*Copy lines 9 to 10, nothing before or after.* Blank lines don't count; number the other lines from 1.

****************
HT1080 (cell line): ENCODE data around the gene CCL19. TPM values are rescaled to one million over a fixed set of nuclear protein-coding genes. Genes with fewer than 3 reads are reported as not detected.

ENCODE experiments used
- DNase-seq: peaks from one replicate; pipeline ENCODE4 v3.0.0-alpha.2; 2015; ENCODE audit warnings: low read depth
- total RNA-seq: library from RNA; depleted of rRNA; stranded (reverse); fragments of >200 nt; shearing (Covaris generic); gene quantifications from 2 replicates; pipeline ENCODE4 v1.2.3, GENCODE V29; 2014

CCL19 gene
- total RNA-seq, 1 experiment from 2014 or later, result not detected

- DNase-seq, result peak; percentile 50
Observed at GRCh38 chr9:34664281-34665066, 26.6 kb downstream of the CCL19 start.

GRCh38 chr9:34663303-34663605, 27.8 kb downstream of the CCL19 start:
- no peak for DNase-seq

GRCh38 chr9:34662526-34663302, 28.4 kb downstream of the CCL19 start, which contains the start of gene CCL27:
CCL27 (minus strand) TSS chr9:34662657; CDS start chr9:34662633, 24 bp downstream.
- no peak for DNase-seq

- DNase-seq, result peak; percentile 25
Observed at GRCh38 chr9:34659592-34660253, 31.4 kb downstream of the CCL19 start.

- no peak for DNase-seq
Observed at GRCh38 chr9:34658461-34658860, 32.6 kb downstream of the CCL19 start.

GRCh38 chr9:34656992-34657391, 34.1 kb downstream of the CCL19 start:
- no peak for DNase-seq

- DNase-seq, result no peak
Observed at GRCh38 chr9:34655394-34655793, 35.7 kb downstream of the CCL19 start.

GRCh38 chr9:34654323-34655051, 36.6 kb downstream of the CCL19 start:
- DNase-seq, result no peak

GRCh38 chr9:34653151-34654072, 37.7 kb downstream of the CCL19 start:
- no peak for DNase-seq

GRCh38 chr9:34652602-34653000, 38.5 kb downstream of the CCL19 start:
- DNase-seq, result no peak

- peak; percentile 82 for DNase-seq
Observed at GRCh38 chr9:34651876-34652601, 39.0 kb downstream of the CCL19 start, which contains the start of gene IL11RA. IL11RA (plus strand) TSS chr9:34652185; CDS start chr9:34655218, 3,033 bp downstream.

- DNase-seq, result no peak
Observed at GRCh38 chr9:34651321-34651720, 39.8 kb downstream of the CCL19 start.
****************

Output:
GRCh38 chr9:34663303-34663605, 27.8 kb downstream of the CCL19 start:
- no peak for DNase-seq